Each side has its own cover, The Wharves’ side A being a black and white Aubrey Beardsley style image, which couldn’t be more appropriate for the music; heavy Victorian gothic vibes waft through the airwaves like smoke through an opium den – there’s even a song called ‘Past Life 1887’, if you needed any more hints.
It’s that classically British type of melodrama found in hammer horror, Dorian Grey, Jekyll and Hyde and the legend of Jack the Ripper.
The first song, ‘Thick Syrup’, opens with a moody guitar line, soon after we are introduced to The Wharves’ highly melodic vocal harmonies, something that turns out to be one of their real strong points.
The sombre attitude and simple structure of the first song contrasts with ‘Unhand Me’, here that slightly-whimsical classic horror aesthetic makes its appearance, and continues in ‘Motif’.
‘Woodchip’ is the obvious single, with its simple but effective hook and repeated lyrics that really catch you off guard; “I was a precocious child, now I am a beast with a furrowed brow”.
The aforementioned ‘Past Life…’ is a brief acoustic interlude, before ‘Deepwater Horizon’ finishes side A off with medieval-sounding riffs and yet more inventive vocal interplay.
The cover for The Rosy Crucifixion’s side is an old sepia photograph of a woman staring calmly into the camera with a pair of pythons coiled round her neck, perhaps part of a circus act from the 1920s.
Once again, this seems to encapsulate what’s in store – a sound that oozes menace yet seems absolutely non-plussed by it all.
There’s a swagger to their music, a strong sense of casual cool and confidence, I could try to review The Rosy Crucifixion’s contribution to the record in the same way as The Wharves, song by song, yet that just doesn’t seem to fit.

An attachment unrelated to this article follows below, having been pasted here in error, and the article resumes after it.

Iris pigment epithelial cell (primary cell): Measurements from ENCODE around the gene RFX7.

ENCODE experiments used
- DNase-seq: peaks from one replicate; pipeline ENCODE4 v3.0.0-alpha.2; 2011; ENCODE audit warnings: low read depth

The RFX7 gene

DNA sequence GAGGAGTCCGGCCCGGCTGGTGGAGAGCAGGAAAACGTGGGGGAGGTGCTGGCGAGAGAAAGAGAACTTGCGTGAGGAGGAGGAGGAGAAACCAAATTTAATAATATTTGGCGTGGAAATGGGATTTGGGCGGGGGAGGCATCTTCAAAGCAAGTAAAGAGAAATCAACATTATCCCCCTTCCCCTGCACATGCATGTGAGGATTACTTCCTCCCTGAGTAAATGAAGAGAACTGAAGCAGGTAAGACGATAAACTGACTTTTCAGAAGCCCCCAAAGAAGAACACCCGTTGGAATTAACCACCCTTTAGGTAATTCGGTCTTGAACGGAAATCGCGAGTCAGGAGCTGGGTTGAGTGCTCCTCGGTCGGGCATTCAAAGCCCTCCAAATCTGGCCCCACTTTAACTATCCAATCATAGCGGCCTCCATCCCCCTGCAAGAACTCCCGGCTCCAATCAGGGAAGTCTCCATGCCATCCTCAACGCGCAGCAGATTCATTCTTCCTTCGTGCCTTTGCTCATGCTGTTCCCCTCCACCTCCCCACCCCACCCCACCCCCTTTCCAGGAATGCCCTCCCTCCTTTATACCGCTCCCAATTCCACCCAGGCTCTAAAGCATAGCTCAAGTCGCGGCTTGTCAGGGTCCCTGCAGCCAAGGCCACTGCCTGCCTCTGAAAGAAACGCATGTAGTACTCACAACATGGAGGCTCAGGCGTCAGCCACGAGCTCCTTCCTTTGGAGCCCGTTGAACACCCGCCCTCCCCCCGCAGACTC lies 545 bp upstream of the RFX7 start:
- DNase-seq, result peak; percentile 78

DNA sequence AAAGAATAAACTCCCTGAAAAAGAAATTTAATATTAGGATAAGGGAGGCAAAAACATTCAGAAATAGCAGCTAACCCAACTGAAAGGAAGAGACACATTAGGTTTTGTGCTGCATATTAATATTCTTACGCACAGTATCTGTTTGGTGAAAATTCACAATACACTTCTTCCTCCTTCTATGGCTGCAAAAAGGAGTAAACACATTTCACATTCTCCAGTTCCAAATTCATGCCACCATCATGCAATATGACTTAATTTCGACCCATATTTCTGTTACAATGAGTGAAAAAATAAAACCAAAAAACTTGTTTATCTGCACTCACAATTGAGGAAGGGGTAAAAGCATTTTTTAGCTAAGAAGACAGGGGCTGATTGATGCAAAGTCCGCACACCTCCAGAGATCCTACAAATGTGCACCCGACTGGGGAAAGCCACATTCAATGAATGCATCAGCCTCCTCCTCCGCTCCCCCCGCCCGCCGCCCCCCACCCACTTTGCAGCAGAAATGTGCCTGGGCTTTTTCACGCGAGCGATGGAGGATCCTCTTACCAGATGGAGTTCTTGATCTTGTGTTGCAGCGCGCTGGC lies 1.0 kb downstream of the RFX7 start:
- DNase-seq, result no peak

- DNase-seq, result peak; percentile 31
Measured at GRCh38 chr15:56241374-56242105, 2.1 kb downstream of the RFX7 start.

This half of the album weaves together as a whole, shifting and swaying from riff to verse, song to song in a hazy reverb miasma of nearly-atonal surf-punk.
With a split LP, it’s only natural to eventually compare and contrast the two bands – on the surface there are comparisons to be made between the bands and their sounds, which mean the pairing definitely makes sense and works well
Both can be loosely described as ‘garage rock’, and go for a lo-fi recording aesthetic, but The Wharves are by far my favourites in this case.
They have a general feeling of energy and creativity, a willingness to experiment yet still come away with great songs that stand up to repeated listens.
While I might have praised The Rosy Crucifixion for their confidence, in comparison to The Wharves they seem a little bit too laid back, too ready to rely on atmosphere and attitude to get them through rather than taking risks and working on engaging songwriting; apples and oranges though I suppose.
The Rosy Crucifixion’s emphasis on ambience makes them a band that are best experienced live (and preferably drunk), head nodding, eyes half open against a bleary wash of multi-coloured stage lights.
Words: Calum Calderwood